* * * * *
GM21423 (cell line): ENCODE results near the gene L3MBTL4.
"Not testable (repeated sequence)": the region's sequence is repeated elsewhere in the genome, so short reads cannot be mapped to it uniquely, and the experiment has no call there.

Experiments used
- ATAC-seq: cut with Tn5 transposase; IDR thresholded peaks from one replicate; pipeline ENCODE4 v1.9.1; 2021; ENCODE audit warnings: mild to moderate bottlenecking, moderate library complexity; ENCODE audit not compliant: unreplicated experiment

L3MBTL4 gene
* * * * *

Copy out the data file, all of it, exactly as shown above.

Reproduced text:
GM21423 (cell line): ENCODE results near the gene L3MBTL4.
"Not testable (repeated sequence)": the region's sequence is repeated elsewhere in the genome, so short reads cannot be mapped to it uniquely, and the experiment has no call there.

Experiments used
- ATAC-seq: cut with Tn5 transposase; IDR thresholded peaks from one replicate; pipeline ENCODE4 v1.9.1; 2021; ENCODE audit warnings: mild to moderate bottlenecking, moderate library complexity; ENCODE audit not compliant: unreplicated experiment

L3MBTL4 gene